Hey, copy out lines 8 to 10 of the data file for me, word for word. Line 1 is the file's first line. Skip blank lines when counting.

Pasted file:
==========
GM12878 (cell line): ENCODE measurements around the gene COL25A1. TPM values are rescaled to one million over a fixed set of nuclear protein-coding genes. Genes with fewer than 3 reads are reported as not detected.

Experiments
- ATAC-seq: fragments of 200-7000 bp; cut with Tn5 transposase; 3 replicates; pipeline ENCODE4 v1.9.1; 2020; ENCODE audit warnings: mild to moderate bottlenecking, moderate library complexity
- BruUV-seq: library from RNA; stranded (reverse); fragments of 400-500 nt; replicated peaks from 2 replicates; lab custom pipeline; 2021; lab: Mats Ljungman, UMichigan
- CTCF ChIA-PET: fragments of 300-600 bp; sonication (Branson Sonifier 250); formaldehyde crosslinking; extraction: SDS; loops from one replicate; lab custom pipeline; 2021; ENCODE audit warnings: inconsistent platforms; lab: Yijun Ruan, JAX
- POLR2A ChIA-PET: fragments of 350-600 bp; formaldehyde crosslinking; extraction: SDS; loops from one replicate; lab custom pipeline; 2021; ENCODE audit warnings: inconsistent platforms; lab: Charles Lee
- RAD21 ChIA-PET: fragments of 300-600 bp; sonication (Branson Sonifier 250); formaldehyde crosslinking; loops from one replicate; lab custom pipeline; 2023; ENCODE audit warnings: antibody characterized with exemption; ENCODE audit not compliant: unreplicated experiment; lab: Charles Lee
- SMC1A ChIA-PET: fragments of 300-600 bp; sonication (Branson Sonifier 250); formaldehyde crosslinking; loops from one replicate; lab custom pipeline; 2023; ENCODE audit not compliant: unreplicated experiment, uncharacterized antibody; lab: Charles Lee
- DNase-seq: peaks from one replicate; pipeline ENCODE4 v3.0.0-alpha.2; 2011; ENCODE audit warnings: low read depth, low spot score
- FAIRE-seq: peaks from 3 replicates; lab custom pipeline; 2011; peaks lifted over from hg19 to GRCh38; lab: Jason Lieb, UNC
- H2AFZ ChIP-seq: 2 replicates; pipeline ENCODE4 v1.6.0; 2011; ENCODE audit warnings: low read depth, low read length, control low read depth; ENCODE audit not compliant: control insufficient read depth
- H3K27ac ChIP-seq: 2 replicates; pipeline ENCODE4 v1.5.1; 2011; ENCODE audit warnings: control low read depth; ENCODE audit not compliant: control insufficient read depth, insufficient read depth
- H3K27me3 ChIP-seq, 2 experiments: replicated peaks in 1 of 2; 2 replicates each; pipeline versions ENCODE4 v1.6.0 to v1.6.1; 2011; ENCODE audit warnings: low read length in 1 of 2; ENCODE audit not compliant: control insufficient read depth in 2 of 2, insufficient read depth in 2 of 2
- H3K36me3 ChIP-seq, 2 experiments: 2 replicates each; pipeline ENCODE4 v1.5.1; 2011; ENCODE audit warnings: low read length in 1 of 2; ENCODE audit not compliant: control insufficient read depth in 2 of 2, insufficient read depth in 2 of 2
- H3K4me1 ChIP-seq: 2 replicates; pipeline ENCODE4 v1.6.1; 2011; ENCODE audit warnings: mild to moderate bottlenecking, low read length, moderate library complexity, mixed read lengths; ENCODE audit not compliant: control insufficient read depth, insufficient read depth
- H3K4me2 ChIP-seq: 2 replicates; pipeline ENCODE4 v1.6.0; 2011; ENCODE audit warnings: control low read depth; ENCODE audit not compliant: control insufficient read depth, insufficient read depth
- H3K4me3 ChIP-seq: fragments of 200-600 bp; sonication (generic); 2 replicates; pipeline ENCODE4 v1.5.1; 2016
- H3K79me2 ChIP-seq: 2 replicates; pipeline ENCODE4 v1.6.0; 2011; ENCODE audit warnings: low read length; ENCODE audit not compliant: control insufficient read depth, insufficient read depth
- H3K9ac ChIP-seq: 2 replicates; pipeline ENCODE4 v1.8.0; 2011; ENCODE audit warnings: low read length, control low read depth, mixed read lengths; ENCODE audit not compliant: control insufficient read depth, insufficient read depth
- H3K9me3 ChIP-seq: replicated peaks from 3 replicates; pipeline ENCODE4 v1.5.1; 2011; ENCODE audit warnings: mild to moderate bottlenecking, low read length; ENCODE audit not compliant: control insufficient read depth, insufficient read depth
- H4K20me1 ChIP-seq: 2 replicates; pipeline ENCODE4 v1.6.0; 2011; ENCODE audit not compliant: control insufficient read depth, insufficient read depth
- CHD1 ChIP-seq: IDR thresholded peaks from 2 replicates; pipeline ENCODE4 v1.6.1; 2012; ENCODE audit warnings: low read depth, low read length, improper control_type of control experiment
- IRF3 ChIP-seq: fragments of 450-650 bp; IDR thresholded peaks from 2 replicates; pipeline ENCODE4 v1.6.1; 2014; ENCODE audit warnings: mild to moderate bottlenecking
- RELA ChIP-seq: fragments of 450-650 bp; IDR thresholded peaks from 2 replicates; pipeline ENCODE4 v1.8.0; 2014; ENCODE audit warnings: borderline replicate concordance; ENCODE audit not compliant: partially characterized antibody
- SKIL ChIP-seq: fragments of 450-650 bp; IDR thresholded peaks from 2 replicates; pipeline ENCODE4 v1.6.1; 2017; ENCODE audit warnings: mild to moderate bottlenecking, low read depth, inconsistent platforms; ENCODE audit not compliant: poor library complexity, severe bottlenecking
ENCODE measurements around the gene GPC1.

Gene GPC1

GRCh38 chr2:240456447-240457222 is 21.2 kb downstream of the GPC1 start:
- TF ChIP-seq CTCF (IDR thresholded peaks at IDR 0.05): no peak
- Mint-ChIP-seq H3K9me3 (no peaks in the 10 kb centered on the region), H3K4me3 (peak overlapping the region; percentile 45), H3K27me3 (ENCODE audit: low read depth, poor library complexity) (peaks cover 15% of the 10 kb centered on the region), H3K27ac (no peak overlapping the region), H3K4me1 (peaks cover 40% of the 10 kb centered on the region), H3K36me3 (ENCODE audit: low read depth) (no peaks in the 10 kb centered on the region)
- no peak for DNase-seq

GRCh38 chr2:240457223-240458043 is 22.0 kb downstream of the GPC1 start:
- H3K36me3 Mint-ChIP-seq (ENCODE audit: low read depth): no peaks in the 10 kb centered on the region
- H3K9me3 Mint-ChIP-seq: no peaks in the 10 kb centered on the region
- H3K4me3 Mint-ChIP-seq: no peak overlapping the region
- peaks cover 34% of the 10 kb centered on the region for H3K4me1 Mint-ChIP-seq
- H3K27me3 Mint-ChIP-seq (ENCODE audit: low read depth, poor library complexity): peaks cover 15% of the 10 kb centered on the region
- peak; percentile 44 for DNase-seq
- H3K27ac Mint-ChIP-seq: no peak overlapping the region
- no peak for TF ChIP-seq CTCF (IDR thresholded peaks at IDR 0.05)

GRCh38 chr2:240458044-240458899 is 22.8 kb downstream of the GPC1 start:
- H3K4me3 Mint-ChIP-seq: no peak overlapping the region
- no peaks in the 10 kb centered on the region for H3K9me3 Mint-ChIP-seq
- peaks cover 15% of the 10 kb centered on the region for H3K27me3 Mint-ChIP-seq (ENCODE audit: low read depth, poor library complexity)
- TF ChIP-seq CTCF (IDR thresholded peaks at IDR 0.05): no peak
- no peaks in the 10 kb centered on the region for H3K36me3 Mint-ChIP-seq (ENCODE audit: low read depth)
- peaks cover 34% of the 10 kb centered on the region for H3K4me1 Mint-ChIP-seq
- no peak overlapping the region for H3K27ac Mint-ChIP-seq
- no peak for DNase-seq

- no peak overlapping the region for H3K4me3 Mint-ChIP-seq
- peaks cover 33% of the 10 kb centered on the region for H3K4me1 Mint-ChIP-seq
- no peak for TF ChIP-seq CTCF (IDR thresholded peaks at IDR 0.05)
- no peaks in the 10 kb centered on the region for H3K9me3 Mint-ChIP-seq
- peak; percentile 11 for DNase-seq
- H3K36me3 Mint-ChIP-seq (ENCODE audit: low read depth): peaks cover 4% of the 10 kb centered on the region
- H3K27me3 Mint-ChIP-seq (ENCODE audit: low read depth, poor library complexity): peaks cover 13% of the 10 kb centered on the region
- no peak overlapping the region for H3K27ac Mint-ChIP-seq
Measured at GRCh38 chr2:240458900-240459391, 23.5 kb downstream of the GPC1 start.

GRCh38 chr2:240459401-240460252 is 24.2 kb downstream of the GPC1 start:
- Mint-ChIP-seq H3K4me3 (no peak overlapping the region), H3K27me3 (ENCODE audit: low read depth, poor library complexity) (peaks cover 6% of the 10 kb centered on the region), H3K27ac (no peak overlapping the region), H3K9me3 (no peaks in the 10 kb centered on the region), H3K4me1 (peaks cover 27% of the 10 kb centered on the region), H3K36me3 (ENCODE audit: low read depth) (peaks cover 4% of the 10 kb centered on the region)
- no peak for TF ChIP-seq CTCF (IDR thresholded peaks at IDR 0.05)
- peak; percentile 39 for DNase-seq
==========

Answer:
- SMC1A ChIA-PET: fragments of 300-600 bp; sonication (Branson Sonifier 250); formaldehyde crosslinking; loops from one replicate; lab custom pipeline; 2023; ENCODE audit not compliant: unreplicated experiment, uncharacterized antibody; lab: Charles Lee
- DNase-seq: peaks from one replicate; pipeline ENCODE4 v3.0.0-alpha.2; 2011; ENCODE audit warnings: low read depth, low spot score
- FAIRE-seq: peaks from 3 replicates; lab custom pipeline; 2011; peaks lifted over from hg19 to GRCh38; lab: Jason Lieb, UNC